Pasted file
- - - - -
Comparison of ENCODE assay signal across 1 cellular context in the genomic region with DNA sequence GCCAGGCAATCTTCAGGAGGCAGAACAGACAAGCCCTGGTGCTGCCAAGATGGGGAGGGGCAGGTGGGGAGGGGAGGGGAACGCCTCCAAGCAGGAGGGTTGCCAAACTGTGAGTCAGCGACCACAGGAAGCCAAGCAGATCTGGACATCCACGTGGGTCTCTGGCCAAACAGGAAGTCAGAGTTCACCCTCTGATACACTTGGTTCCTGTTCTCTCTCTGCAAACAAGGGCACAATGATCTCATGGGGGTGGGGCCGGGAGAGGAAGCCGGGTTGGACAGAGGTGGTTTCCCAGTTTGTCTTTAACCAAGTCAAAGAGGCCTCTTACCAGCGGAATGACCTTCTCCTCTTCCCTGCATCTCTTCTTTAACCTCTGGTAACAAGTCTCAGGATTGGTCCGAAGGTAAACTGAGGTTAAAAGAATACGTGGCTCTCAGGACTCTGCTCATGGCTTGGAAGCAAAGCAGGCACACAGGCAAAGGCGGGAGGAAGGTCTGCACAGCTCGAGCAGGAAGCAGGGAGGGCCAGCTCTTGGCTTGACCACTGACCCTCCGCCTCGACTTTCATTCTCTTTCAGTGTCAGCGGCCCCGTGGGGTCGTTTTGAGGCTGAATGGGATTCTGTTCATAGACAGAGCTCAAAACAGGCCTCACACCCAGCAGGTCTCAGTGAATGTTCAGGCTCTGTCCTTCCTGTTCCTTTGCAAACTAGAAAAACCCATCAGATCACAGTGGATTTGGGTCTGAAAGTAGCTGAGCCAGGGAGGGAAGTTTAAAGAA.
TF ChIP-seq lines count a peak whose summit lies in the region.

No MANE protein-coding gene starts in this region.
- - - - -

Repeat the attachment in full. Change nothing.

Comparison of ENCODE assay signal across 1 cellular context in the genomic region with DNA sequence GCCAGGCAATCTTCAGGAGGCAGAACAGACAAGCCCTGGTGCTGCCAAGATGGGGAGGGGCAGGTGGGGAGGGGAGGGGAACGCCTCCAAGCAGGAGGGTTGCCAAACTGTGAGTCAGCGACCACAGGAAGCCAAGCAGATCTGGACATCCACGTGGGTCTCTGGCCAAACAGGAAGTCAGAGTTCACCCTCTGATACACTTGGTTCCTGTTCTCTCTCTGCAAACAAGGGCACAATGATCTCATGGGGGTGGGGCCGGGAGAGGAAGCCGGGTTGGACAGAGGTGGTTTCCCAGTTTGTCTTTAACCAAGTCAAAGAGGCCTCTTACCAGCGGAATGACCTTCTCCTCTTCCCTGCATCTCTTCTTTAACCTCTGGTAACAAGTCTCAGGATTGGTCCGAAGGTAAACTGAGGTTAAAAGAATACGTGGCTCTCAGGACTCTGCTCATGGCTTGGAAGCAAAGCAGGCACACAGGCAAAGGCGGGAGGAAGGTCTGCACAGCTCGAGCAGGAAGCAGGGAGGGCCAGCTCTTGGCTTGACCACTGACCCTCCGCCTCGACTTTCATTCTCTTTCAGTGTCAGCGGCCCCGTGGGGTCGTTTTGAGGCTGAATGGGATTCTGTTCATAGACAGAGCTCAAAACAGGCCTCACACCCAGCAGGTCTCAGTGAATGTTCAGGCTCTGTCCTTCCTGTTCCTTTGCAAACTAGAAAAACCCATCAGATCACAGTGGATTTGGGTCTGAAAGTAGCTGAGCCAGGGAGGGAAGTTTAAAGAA.
TF ChIP-seq lines count a peak whose summit lies in the region.

No MANE protein-coding gene starts in this region.